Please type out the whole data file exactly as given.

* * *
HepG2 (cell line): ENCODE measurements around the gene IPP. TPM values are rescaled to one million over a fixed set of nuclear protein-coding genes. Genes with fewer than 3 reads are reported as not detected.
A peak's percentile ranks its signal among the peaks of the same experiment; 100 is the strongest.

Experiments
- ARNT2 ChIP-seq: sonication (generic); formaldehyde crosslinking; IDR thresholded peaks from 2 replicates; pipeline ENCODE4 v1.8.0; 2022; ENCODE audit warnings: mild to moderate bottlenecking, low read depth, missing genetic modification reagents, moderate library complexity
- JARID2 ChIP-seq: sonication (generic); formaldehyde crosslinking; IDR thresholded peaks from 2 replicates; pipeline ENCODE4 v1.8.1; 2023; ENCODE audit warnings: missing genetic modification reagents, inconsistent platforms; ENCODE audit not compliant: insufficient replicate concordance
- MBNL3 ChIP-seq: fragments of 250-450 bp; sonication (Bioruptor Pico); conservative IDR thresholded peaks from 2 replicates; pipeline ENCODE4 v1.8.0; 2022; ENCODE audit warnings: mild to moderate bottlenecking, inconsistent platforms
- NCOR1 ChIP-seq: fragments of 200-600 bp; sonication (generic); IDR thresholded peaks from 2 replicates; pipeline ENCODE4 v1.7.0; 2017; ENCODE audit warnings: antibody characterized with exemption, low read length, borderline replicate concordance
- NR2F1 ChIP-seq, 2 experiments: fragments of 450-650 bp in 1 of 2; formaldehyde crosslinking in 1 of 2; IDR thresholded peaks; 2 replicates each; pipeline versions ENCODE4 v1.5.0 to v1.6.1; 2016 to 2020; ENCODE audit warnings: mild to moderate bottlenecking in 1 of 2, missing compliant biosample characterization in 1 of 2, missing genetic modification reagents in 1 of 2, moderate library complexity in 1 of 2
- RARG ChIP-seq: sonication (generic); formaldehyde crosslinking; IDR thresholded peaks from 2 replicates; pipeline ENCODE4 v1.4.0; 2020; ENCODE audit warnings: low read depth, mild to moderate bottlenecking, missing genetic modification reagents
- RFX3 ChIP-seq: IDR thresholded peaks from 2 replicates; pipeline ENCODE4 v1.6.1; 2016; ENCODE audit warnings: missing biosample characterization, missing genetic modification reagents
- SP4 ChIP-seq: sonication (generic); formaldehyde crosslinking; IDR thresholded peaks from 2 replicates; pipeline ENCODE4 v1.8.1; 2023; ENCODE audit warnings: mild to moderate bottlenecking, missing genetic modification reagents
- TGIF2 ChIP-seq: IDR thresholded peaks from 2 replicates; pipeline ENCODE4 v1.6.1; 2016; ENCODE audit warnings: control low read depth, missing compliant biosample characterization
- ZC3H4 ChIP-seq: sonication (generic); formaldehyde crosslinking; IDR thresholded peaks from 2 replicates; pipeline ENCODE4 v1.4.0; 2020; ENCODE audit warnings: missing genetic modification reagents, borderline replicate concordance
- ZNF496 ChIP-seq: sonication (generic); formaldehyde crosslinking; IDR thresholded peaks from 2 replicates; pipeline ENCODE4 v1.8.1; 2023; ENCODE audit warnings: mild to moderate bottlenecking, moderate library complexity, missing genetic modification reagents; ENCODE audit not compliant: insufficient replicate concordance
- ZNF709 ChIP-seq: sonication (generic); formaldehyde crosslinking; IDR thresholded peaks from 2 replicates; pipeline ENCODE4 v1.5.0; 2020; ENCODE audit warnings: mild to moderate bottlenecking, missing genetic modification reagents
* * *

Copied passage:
HepG2 (cell line): ENCODE measurements around the gene IPP. TPM values are rescaled to one million over a fixed set of nuclear protein-coding genes. Genes with fewer than 3 reads are reported as not detected.
A peak's percentile ranks its signal among the peaks of the same experiment; 100 is the strongest.

Experiments
- ARNT2 ChIP-seq: sonication (generic); formaldehyde crosslinking; IDR thresholded peaks from 2 replicates; pipeline ENCODE4 v1.8.0; 2022; ENCODE audit warnings: mild to moderate bottlenecking, low read depth, missing genetic modification reagents, moderate library complexity
- JARID2 ChIP-seq: sonication (generic); formaldehyde crosslinking; IDR thresholded peaks from 2 replicates; pipeline ENCODE4 v1.8.1; 2023; ENCODE audit warnings: missing genetic modification reagents, inconsistent platforms; ENCODE audit not compliant: insufficient replicate concordance
- MBNL3 ChIP-seq: fragments of 250-450 bp; sonication (Bioruptor Pico); conservative IDR thresholded peaks from 2 replicates; pipeline ENCODE4 v1.8.0; 2022; ENCODE audit warnings: mild to moderate bottlenecking, inconsistent platforms
- NCOR1 ChIP-seq: fragments of 200-600 bp; sonication (generic); IDR thresholded peaks from 2 replicates; pipeline ENCODE4 v1.7.0; 2017; ENCODE audit warnings: antibody characterized with exemption, low read length, borderline replicate concordance
- NR2F1 ChIP-seq, 2 experiments: fragments of 450-650 bp in 1 of 2; formaldehyde crosslinking in 1 of 2; IDR thresholded peaks; 2 replicates each; pipeline versions ENCODE4 v1.5.0 to v1.6.1; 2016 to 2020; ENCODE audit warnings: mild to moderate bottlenecking in 1 of 2, missing compliant biosample characterization in 1 of 2, missing genetic modification reagents in 1 of 2, moderate library complexity in 1 of 2
- RARG ChIP-seq: sonication (generic); formaldehyde crosslinking; IDR thresholded peaks from 2 replicates; pipeline ENCODE4 v1.4.0; 2020; ENCODE audit warnings: low read depth, mild to moderate bottlenecking, missing genetic modification reagents
- RFX3 ChIP-seq: IDR thresholded peaks from 2 replicates; pipeline ENCODE4 v1.6.1; 2016; ENCODE audit warnings: missing biosample characterization, missing genetic modification reagents
- SP4 ChIP-seq: sonication (generic); formaldehyde crosslinking; IDR thresholded peaks from 2 replicates; pipeline ENCODE4 v1.8.1; 2023; ENCODE audit warnings: mild to moderate bottlenecking, missing genetic modification reagents
- TGIF2 ChIP-seq: IDR thresholded peaks from 2 replicates; pipeline ENCODE4 v1.6.1; 2016; ENCODE audit warnings: control low read depth, missing compliant biosample characterization
- ZC3H4 ChIP-seq: sonication (generic); formaldehyde crosslinking; IDR thresholded peaks from 2 replicates; pipeline ENCODE4 v1.4.0; 2020; ENCODE audit warnings: missing genetic modification reagents, borderline replicate concordance
- ZNF496 ChIP-seq: sonication (generic); formaldehyde crosslinking; IDR thresholded peaks from 2 replicates; pipeline ENCODE4 v1.8.1; 2023; ENCODE audit warnings: mild to moderate bottlenecking, moderate library complexity, missing genetic modification reagents; ENCODE audit not compliant: insufficient replicate concordance
- ZNF709 ChIP-seq: sonication (generic); formaldehyde crosslinking; IDR thresholded peaks from 2 replicates; pipeline ENCODE4 v1.5.0; 2020; ENCODE audit warnings: mild to moderate bottlenecking, missing genetic modification reagents